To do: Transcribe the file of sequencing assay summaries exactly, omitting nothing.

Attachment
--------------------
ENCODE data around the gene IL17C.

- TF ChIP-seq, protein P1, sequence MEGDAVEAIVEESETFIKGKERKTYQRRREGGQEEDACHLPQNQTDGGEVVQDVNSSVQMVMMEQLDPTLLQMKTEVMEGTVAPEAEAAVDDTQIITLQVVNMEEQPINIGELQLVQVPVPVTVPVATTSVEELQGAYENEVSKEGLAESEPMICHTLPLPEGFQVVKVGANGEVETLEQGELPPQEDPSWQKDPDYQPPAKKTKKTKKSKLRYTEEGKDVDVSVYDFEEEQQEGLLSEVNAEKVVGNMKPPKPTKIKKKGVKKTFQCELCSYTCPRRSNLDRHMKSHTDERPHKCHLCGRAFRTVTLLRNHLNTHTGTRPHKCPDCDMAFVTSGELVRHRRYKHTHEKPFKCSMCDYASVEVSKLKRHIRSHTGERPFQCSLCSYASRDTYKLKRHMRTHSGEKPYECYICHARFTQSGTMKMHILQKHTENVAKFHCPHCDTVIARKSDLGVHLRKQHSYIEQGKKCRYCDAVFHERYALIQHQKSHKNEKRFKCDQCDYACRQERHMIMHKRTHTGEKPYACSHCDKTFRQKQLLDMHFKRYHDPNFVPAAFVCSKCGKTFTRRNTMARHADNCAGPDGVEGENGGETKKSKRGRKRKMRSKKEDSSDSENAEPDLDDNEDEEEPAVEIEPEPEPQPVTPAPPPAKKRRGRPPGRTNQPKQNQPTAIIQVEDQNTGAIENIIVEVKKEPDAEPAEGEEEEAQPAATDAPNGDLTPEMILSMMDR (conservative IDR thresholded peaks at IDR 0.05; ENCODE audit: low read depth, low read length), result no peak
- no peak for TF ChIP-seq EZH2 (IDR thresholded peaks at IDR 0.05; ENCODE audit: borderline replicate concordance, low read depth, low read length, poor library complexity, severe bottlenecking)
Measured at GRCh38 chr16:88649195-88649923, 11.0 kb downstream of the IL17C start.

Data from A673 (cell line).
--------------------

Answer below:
ENCODE data around the gene IL17C.

- TF ChIP-seq, protein P1, sequence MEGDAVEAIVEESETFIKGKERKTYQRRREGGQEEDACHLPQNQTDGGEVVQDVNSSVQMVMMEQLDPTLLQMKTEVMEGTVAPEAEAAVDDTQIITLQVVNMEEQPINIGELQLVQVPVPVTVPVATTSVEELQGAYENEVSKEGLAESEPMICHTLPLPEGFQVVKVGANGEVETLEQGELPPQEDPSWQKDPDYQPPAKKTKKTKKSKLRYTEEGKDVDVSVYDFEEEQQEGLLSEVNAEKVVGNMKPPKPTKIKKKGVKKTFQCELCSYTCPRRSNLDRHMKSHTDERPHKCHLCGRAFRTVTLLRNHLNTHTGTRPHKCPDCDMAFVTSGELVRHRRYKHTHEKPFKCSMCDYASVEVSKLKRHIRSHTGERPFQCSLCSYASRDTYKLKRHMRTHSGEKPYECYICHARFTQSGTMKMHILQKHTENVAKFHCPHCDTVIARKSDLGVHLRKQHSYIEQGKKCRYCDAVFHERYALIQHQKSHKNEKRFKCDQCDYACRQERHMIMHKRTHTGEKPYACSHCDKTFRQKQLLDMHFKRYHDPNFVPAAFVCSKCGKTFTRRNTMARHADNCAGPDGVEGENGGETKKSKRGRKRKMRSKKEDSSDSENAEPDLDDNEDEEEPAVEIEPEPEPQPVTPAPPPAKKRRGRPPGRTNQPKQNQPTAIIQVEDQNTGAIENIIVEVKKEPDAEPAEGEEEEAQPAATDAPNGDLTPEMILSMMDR (conservative IDR thresholded peaks at IDR 0.05; ENCODE audit: low read depth, low read length), result no peak
- no peak for TF ChIP-seq EZH2 (IDR thresholded peaks at IDR 0.05; ENCODE audit: borderline replicate concordance, low read depth, low read length, poor library complexity, severe bottlenecking)
Measured at GRCh38 chr16:88649195-88649923, 11.0 kb downstream of the IL17C start.

Data from A673 (cell line).